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This guest post was written by Pat McChristian from The Flashpacker Chronicals
The Canadian Rockies are home to several national parks, each as beautiful as the next. Some are easier to access and closer to Calgary (the major entry point), so they tend to be more crowded. But, if you are willing to venture a bit further west along the scenic Trans-Canada Highway, Yoho National Park delivers both beauty and solitude.
I first visited YoHo when my children were 8 and 11-years old. The spectacular beauty made quite an impression on my young children. So much so that when my daughter was in her mid-twenties, she convinced me to break my rule of one and done vacations for another visit to the area.
Everything You Need To Know About Yoho National Park
- Everything You Need To Know About Yoho National Park
- Top Activities in YoHo National Park
- Best Places to Hike With Kids in Yoho
Best Time to Visit Yoho National Park
Yoho National Park is in British Columbia…in Canada…where it gets cold. The best time for a visit (if you aren’t planning on skiing) is between mid-June and mid-September. We planned our most recent trip for the end of August, after college kids had returned to campus and most families were home finishing up their back-to-school shopping. This gave us the ideal experience with as few other tourists as possible.
Where To Stay Near Yoho National Park
Accommodation options near most wilderness parks are limited and often expensive; the area around Yoho is no exception. Your lodging preference can have a large impact on how much you enjoy your trip, so be sure to do your research and make your reservations well ahead of your travel dates.
There are not a lot of lodging options near Yoho, but here are a few Airbnb’s you can book if you plan ahead.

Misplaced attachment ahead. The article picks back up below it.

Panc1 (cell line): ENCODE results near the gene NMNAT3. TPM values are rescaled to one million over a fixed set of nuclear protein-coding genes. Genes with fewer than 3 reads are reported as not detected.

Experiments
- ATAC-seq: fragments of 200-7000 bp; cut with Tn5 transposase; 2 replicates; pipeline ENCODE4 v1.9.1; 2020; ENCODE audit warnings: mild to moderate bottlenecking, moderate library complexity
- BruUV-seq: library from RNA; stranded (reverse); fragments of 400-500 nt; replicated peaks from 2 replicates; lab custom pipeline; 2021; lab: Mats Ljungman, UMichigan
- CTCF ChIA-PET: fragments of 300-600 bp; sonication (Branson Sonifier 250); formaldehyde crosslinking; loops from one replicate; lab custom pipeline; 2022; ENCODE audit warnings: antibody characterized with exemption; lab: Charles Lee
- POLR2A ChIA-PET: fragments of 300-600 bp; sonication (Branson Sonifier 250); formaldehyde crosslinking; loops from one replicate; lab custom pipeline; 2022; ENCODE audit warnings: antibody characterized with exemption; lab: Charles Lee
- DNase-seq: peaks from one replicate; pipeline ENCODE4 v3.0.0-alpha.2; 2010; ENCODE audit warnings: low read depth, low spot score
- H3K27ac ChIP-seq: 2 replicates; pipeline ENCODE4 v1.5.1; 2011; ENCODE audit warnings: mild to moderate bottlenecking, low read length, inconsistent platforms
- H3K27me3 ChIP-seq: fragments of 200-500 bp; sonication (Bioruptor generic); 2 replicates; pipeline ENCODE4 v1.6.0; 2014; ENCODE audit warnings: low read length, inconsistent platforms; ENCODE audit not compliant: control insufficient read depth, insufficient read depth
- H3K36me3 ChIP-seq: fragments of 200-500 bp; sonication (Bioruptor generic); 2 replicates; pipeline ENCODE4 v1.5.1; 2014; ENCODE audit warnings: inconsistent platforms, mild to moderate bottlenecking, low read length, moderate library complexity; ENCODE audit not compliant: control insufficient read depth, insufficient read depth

Costs to Enter Yoho National Park
To enter any of the parks you need to purchase a pass, which you can do online, at the park gates or any visitor center. Be sure to purchase a pass that covers the number of days you will be utilizing the parks. If you are planning on spending more than 7 days in Canadian Parks, an annual pass is a great investment. A one day pass for adults is $10 or an annual pass is $69.19. Youth 17 and under are free.
What to Pack for Yoho National Park
Packing only the essentials is, well, essential, so keep everything else to the bare minimum. Depending on your preference for how to see the park, your packing essentials may vary. No matter what you choose, remember you will likely be crammed in your rental car with kids, food and luggage for the long distances that separate places in the wilderness – the less squished the better. No need to bring anything fancier than jeans and t-shirts to this area.
Photography in Yoho National Park
The Canadian Rockies are a traveler photographer’s dream, and although our pictures are stunning I wish I knew then what I know now about photography and the proper equipment. If you’re a casual photographer or already a professional this is one trip where your full suite of photography gear will be worth bringing.
Hiking in Yoho National Park
Hiking can be a wonderful experience if you are properly prepared; quite the opposite, if you are not. Of prime importance is proper footwear that is properly broken in (check out our review of the best hiking shoes for kids). And really good hiking socks that won’t slip around and contribute to blistering (we like these since they have a lifetime warranty). Even with great boots and socks, it’s best to have moleskin and band-aids along for the ride. Encourage everyone in your party to stop immediately if they feel any discomfort in their boots so that bunched socks can be straightened, and laces tightened or loosened before the damage is done. Hikers with blisters are not happy hikers.